1952: Mr Edward George Dark of Graham Street, Swindon, retired from the railway service as platform inspector after serving under 10 station masters at Swindon Station. He recalled some of the modernisation that had taken place in his time including the installation of electric clocks and a loudspeaker system.

1952: Swindon schools and other approved organisations had been hiring a film for 10 shillings, which portrayed a photographic record of the areas jubilee celebrations in 1950. The film of about 45 minutes included shots of the royal visit, Civic Sunday, the Industrial Chamber of Commerce exhibition, Swindon Sketch Club, The Athletics Festival, The Women’s Pageant and the Trades Council procession. The film was approved by the Library Committee when it received a master copy at its meeting.

1962: Pewsey carnival queen turned auctioneer when she offered for sale the first lot at the Pewsey Farmers and Cossor’s Sale. The lot was a pair of fire irons. The sale was organised by Pewsey Farmers Club. The carnival queen and her attendants were later present at an old time ball at the Bouverie Hall attended by 100 people, who danced to Tom Mendham and his orchestra.

1962: In an unpublicised ceremony at London’s Guildhall, Mrs Gabriel Mary Brigden, of the Trout Inn, Lechlade, was presented with The Freedom of the City of London but she would not reveal why. She was one of the few women in history to be so honoured. Mrs Brigden by virtue of her freedom of the city was now entitled to drive a cow over London Bridge and carry a sword.

1972: Four-year-old Julia Quince, of Summerhouse Road, Wroughton, near Swindon was elected as Holiday Princess in a competition which was organised by a holiday club in Hayling Island. She told the Evening Advertiser that she was very surprised to win.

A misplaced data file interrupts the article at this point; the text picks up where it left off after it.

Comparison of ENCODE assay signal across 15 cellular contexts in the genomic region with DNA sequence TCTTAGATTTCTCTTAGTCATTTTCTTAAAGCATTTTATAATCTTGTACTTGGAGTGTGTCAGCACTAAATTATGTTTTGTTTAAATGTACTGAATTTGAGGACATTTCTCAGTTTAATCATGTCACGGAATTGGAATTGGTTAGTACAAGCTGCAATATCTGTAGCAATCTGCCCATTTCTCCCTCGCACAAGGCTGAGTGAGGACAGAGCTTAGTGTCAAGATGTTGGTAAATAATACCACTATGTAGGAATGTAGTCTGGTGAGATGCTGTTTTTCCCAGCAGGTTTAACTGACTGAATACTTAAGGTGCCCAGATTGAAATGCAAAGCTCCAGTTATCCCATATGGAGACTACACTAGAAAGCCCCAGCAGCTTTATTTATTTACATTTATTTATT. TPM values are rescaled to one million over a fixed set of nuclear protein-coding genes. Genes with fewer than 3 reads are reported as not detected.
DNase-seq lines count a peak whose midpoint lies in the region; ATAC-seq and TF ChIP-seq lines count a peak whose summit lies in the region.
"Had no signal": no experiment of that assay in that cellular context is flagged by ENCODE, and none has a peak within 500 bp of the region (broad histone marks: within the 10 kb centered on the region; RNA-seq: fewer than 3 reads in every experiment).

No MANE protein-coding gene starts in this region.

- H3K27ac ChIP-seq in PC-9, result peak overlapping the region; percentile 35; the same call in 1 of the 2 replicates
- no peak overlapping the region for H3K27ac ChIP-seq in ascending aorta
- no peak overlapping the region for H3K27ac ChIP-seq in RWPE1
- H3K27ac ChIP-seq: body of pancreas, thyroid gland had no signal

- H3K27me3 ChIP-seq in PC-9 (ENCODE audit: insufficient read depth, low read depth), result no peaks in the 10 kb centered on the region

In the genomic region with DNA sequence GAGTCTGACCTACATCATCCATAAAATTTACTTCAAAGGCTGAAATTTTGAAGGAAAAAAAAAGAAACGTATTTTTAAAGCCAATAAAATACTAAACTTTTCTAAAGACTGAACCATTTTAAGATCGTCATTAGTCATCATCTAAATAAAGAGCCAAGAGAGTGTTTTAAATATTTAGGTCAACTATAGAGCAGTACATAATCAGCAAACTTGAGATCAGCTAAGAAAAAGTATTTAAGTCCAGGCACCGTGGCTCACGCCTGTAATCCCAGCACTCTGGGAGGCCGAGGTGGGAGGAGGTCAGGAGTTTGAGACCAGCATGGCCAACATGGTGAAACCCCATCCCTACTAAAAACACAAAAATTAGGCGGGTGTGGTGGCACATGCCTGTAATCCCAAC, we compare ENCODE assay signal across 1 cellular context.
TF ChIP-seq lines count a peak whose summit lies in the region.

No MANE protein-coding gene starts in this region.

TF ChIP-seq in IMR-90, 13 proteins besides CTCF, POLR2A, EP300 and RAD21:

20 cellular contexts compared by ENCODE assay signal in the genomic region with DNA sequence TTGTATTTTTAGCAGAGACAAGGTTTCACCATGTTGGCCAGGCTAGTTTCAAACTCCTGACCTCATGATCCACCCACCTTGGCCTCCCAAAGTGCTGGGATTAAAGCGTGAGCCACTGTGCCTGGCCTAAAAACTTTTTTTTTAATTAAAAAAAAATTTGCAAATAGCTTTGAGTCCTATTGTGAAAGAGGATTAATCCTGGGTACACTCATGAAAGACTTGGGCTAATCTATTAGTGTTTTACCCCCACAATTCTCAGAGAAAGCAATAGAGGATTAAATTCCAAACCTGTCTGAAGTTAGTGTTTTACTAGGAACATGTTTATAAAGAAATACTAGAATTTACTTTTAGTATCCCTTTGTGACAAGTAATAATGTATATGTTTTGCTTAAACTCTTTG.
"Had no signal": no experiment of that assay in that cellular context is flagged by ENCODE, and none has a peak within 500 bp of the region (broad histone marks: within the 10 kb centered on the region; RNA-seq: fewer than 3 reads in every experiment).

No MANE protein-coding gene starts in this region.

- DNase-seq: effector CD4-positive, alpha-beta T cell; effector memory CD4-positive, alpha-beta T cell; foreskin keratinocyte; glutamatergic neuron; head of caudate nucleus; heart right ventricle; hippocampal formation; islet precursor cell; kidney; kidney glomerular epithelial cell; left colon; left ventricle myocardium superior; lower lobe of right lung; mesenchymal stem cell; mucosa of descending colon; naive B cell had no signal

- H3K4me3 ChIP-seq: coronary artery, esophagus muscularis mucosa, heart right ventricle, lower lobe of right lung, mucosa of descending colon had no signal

1972: A Wootton Bassett teacher, Mr John Bailey of Tinkers Field, was seeking news of his friends in Uganda following the mounting tensions and fighting in that country. He said he always heard from them by letter every two or three weeks but he had not heard for eight weeks. His friends Mr and Mrs Christopher Pennock-Purvis had gone to Uganda in 1971 where Mr Pennock-Purvis was teaching in Kampala. He had previously taught at the Ridgeway School in Wroughton and his wife at The College in Swindon.


1258: Salisbury Cathedral was consecrated.

1842: Sir James Dewar, Scottish physician and chemist, and inventor of the vacuum flask, was born at Kincardine-on-Forth.

1854: The Battle of Alma, fought by the British against the Russians in the Crimean War, produced six winners of the Victoria Cross.

1885: Jelly Roll Morton, pianist, composer and singer and one of the first jazz musicians, was born in New Orleans.

1917: The first RSPCA animal clinic was opened in Liverpool.

1931: Britain came off the gold standard to stop foreign speculation against the pound. The devaluation brought strikes and even a near mutiny on 15 navy ships berthed in Scotland.

1944: Guy Gibson, British pilot and Victoria Cross winner for his “Dambusters” action against the Mohne and Eder dams, was killed when his aircraft crashed in Holland on its way back to base.

1946: The first Cannes film festival opened.

1961: The first non-stop swim across the Channel and back was started by Argentinian Antonio Albertondo; he successfully completed the feat after 43 hours 10 minutes.

1984: A suicide bomber drove a lorry load of explosives at the US embassy in Beirut, killing 40 people.

2017: Arctic sea ice melted to hundreds of thousands of miles below average during the summer, scientists revealed.


Sophia Loren, actress, 84; Sir Jeremy Child, actor, 74; Jose Rivero, golfer, 63; Gary Cole, actor, 62; Kristen Johnston, actress, 51; Nuno Bettencourt, rock musician (Extreme), 52; Victoria Dillard, actress, 49; Julian Joachim, footballer, 44.